Despite that, I think it's now a little more probable that Dumbledore deliberately sacrificed the Potters, hoping to defeat Voldemort with Lily's sacrificial protection.

"After the day I condemned my brother to his death, I began to weigh those who followed me, balancing them one against another, asking who I would risk, and who I would sacrifice, to what end."

It also looks significant that Harry twice enumerated Lily's options as: leave, or stay and cast a curse. Voldemort offered her a third choice.

"Very well," said the voice of death, now sounding coldly amused, "I accept the bargain. Yourself to die, and the child to live. Now drop your wand so that I can murder you."

We know from canon that if she'd accepted, it would have saved her son. But Voldemort told her it wouldn't, and laughed at her for considering it. So she refused his offer and tried to kill him. Does that affect whether the protection is activated? Is it relevant that she had to willingly give her life out of love, when she died casting a curse that's powered by hate? Dumbledore didn't hear about this part. I'd love to know what he'd say.

Comment author: Alsadius 05 April 2012 05:43:13AM -1 points [-]

Well we know that the protection exists, because Harry is still alive.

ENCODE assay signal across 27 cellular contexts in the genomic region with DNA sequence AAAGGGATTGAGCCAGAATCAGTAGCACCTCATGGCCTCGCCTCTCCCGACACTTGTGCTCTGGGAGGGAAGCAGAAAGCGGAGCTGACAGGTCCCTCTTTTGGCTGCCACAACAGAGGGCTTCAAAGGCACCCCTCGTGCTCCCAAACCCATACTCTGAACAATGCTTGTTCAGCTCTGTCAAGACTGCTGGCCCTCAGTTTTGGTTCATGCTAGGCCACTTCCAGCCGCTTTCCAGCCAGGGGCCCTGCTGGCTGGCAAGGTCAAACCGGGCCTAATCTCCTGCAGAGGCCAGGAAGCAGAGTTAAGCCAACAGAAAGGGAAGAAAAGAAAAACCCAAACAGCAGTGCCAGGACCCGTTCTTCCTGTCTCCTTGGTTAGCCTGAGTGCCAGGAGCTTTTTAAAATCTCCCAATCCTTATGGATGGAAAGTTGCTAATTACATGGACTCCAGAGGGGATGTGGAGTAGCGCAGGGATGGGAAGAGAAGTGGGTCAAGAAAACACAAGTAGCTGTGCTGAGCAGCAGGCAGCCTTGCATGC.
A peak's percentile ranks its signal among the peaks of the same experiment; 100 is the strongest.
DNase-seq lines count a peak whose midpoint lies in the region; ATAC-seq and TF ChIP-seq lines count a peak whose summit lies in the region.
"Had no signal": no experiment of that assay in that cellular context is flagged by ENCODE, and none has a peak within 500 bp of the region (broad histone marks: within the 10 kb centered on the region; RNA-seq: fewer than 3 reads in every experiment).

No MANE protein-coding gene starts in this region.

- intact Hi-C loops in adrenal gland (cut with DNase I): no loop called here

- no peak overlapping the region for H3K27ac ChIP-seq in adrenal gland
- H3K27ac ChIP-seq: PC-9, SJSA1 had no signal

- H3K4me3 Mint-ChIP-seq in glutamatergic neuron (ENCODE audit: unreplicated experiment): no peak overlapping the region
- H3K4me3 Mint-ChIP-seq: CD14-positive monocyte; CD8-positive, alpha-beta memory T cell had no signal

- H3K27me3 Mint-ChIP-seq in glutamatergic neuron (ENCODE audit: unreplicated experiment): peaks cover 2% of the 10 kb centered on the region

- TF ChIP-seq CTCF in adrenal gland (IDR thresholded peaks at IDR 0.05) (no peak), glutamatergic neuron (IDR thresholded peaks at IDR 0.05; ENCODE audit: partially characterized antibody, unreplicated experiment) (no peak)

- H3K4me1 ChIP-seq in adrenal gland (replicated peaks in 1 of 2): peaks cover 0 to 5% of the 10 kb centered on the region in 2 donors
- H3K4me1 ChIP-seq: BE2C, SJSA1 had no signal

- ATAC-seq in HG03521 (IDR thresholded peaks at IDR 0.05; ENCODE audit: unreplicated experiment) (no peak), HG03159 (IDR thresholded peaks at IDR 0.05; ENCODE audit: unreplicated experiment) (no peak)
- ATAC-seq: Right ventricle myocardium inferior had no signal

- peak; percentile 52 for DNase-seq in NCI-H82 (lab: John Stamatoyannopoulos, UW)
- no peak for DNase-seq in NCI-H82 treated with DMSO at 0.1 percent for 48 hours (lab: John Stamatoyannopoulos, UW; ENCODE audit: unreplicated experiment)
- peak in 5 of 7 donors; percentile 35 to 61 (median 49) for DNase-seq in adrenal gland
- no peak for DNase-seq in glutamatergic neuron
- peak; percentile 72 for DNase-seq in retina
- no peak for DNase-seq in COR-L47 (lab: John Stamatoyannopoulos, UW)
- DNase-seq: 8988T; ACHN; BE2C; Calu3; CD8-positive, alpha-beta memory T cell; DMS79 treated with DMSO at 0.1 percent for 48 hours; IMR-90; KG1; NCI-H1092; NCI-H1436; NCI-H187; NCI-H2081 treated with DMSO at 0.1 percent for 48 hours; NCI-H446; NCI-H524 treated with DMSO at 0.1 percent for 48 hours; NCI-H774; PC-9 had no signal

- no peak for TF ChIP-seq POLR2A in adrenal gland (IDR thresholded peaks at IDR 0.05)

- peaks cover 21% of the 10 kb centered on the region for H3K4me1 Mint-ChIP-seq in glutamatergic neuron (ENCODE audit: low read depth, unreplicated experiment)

Comment author: bogdanb 05 April 2012 09:06:56AM *  1 point [-]

Well we know that the protection exists, because Harry is still alive.

We don’t know he had to have been protected from something. People in-universe thinks that Voldie cast AK and it rebounded, but in MoR we’re not told of any witnesses other than Harry and Voldie, the body found was burned, and his Dementor-triggered memory ended when Voldie locked eyes with him. It’s not a given that the canon scenario really happened in MoR.

Comment author: Alsadius 05 April 2012 05:21:11PM -1 points [-]

True, but assuming even a modicum of forensics(prior incantem, say), it seems likely. What other process explains Voldemort's "death"? He's not stupid enough to try a plot that clever.